Priority Encoder

Priority Encoder

Priority Encoder

An encoder essentially performs the reverse of a decoder function in a combinational logic circuit. The process of converting from symbols or numbers to coded format is called encoding. A priority encoder has a priority function which allows it to produce an output corresponding to the highest-order input.

A priority encoder is, in a sense, the dual (or opposite) of the decoder circuit—it receives N inputs (where N is typically 4, 8 or 16), and asserts an output binary code of M=log2N bits (so the M-bit binary code is typically 2, 3, or 4 bits). The M-bit binary code indicates which input was asserted (i.e., in a 4:2 binary encoder, binary code 00 would be output if the 0th input line was asserted, binary code 01 would be output of the 1st input line was asserted, etc.). Since more than one input line to the encoder might be asserted at any given time, the priority encoder asserts an output code corresponding to the highest numbered input that is asserted (i.e., if both input line 0 and input line 2 were asserted in a 4:2 encoder, then binary code 10 would be output indicating that input line 2 is the highest line number—or highest priority input—currently asserted). Figure 1 below shows a priority encoder block.

Figure 1. Priority encoder block.

At first thought, a four-input encoder circuit should require just two outputs. In such a circuit, asserting the 3rd input signal would cause an “11” output, asserting the 2nd input signal would output a “10”, asserting the 1st input signal would output a “01”, and asserting the 0th input would output “00”. But what if no inputs are asserted? Again, a “00” would be appropriate. To avoid creating an ambiguous “00” output, encoders typically use an “Enable In” (EIN) signal and an “Enable Output” (EOUT) signal. EIN functions like other enable signals—when it is de-asserted, all outputs are driven to logic '0', and when it is asserted, the encoder outputs can be driven by the inputs. EOUT is asserted only when EIN is asserted and no input signals are asserted. Thus, EOUT can be used to distinguish between no inputs asserted and the 0th input asserted.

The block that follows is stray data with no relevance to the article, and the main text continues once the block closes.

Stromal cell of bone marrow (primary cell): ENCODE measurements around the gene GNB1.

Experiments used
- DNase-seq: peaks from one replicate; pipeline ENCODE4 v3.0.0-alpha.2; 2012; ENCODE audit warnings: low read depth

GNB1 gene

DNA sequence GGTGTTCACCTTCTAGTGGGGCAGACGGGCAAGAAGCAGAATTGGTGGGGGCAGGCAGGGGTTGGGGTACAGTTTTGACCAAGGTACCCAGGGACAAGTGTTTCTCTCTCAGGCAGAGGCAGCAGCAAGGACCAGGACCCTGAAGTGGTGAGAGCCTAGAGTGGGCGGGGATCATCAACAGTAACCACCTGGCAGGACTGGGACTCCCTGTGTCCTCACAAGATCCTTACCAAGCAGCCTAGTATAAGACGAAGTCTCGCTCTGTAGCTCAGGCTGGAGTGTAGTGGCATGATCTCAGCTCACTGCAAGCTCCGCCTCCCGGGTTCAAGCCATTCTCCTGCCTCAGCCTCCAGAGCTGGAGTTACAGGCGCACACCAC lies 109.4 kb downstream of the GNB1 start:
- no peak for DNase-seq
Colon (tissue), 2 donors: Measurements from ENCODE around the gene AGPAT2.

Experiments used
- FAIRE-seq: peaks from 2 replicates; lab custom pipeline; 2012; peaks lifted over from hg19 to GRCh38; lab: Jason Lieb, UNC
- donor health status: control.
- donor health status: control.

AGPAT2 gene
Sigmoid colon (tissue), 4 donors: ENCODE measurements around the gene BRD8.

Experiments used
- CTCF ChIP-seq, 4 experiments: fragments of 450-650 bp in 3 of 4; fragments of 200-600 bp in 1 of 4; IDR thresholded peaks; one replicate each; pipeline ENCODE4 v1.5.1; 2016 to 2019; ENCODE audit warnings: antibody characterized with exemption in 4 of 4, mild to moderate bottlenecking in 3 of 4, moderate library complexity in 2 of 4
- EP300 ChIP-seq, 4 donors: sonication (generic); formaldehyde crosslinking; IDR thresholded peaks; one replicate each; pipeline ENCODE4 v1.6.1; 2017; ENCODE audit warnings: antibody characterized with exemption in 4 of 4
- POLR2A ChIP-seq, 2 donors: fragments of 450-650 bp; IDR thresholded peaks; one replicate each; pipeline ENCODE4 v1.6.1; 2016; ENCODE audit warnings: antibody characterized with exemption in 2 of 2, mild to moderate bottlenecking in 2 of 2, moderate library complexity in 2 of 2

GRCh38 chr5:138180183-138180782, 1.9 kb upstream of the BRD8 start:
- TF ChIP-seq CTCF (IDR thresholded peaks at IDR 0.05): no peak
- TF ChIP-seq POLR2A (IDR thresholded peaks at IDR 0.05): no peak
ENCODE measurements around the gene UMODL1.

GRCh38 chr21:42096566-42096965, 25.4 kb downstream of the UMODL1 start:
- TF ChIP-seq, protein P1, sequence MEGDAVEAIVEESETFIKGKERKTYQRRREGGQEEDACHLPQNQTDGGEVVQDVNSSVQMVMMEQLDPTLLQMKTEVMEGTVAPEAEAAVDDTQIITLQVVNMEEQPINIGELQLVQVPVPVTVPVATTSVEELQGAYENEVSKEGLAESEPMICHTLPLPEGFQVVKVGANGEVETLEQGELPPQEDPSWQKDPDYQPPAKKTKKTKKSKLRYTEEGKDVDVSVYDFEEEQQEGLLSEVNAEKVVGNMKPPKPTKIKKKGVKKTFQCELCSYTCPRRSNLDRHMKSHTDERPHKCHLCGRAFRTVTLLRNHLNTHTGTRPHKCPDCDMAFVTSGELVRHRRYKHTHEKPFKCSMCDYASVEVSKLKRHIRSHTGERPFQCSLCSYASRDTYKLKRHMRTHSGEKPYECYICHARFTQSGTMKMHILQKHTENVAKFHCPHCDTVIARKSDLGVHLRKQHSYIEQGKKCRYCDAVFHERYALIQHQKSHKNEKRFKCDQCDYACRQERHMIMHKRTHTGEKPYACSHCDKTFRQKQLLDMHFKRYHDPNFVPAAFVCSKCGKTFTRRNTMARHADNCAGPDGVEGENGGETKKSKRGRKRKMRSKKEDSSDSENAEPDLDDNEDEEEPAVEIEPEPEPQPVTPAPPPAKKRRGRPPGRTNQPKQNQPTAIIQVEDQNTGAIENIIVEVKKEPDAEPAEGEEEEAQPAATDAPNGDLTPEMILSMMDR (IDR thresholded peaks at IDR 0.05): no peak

Larger encoders can be built from smaller encoder modules in much the same way that larger decoders can be built from smaller decoder modules. An encoder module that can be used as a building block for larger encoders must have one additional output called group- signal (GS). GS is asserted whenever EIN is asserted along with any other input signal, and it is used to form the most significant bit of the encoded output data element.

Encoder circuits are typically used in digital systems when a binary number that corresponds to a given input must be generated. For example, individual “call attendant” signals arising from passengers seated on an airplane could be encoded into a seat number. Priority encoders are also used when certain input signals must be dealt with in a special manner. For example, if inputs from several sources can all arrive simultaneously, a priority encoder can indicate which signal should be dealt with first.

Important Ideas

  • Since more than one input line to the encoder might be asserted at any given time, the priority encoder asserts an output code corresponding to the highest numbered input that is asserted.
  • To avoid creating an ambiguous “00” output, encoders typically use an “Enable In” (EIN) signal and an “Enable Output” (EOUT) signal.
  • Larger encoders can be built from smaller encoder modules in much the same way that larger decoders can be built from smaller decoder modules. An encoder module that can be used as a building block for larger encoders must have one additional output called group-signal (GS).
  • Encoder circuits are typically used in digital systems when a binary number that corresponds to a given input must be generated.

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